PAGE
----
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Papers of the Week

Papers: 21 Sep 2019 - 27 Sep 2019


Human Studies


Front Psychol


Psychological Flexibility as a Resilience Factor in Individuals With Chronic Pain.


Gentili C, Rickardsson J, Zetterqvist V, Simons LE, Lekander M, Wicksell RK
Front Psychol. 2019; 10:2016.
PMID: 31551871.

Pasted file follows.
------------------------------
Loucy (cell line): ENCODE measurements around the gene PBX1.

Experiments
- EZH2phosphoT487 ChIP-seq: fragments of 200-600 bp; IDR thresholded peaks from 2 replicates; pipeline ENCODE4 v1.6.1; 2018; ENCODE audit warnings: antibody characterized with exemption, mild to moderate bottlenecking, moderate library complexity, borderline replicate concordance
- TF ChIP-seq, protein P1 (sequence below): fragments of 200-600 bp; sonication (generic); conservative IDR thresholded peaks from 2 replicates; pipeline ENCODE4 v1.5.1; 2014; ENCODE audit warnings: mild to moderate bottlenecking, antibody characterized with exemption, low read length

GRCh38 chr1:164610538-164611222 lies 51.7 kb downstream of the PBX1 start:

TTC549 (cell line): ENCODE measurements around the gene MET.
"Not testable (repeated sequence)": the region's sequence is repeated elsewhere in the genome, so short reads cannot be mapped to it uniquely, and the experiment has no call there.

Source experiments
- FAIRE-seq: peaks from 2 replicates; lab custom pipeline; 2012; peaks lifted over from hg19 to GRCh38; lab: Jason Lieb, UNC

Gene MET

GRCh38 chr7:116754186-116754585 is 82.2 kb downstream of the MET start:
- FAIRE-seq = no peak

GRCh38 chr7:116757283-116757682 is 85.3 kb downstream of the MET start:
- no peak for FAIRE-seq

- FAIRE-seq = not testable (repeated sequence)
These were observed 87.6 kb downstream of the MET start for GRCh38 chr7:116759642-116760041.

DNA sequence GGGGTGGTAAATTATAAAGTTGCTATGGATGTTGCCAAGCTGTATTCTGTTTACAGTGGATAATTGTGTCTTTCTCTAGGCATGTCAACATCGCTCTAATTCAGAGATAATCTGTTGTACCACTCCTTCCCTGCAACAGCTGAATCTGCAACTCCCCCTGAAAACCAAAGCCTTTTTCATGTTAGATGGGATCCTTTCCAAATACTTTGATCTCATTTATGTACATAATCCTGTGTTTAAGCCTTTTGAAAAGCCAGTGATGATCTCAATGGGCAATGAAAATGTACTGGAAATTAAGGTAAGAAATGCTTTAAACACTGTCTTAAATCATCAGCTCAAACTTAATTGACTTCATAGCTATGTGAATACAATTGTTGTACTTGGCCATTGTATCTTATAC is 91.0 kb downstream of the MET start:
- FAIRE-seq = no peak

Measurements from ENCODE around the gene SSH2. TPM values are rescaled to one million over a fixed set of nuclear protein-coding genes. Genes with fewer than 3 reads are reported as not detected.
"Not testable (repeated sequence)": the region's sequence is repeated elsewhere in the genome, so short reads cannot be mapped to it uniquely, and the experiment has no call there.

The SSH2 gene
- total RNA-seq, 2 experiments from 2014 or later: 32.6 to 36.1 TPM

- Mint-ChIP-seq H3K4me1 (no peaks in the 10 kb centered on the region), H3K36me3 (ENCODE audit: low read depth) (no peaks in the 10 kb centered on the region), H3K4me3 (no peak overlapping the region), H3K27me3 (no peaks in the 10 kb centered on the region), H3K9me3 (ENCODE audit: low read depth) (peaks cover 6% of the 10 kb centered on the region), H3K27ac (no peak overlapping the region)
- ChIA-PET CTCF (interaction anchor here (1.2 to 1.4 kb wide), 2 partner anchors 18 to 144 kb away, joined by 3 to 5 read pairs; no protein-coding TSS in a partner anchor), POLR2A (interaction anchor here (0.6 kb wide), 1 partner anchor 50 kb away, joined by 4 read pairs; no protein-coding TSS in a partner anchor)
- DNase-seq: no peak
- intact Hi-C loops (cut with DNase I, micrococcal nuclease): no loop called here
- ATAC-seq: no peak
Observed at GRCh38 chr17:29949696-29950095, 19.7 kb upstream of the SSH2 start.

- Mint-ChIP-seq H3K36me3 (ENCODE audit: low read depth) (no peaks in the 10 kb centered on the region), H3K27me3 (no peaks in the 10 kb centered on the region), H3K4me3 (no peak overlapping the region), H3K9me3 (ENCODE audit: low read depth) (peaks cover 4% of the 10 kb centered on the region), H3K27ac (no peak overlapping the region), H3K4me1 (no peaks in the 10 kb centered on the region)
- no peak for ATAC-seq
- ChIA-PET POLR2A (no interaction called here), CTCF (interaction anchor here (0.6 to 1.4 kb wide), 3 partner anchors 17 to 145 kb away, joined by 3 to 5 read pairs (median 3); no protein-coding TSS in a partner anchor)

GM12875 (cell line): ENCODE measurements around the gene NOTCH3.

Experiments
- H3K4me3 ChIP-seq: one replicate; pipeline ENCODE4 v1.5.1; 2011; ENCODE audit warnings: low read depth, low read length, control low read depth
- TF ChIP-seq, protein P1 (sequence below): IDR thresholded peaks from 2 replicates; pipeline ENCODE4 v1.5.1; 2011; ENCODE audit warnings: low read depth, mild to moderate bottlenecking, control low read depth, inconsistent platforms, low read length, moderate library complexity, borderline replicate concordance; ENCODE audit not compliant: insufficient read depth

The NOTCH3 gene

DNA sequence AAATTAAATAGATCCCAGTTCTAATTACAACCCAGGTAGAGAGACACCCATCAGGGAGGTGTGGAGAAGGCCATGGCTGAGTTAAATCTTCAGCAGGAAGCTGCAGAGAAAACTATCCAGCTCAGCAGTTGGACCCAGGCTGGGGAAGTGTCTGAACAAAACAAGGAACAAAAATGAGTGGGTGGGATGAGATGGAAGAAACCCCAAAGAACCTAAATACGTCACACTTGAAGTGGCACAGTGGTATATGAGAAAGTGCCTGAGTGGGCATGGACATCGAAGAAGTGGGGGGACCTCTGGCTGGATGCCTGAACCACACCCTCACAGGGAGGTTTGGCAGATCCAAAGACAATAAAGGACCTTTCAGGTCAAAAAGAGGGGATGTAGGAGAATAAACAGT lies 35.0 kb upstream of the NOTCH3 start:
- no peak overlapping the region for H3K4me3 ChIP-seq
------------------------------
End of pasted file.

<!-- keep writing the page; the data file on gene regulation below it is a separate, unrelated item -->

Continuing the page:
Resilience factors have been suggested as key mechanisms in the relation between symptoms and disability among individuals with chronic pain. However, there is a need to better operationalize resilience and to empirically evaluate its role and function. The present study examined psychological flexibility as a resilience factor in relation to symptoms and functioning among 252 adults with chronic pain applying for participation in a digital ACT-based self-help treatment. Participants completed measures of symptoms (pain intensity, and anxiety), functioning (pain interference and depression), as well as the hypothesized resilience factor psychological flexibility (measured as avoidance, value obstruction, and value progress). As expected, symptoms, functioning and resilience factors were significantly associated. Hierarchical linear regression analyses showed that psychological flexibility significantly contributed to the prediction of pain interference and depression when adjusting for age, pain and anxiety. Also, participants with low levels of psychological flexibility were more likely to be on sick leave. Furthermore, a series of multiple mediation analyses showed that psychological flexibility had a significant indirect effect on the relationship between symptoms and functioning. Avoidance was consistently shown to contribute to the indirect effect. Results support previous findings and suggest the importance of psychological flexibility as a resilience factor among individuals with chronic pain and anxiety.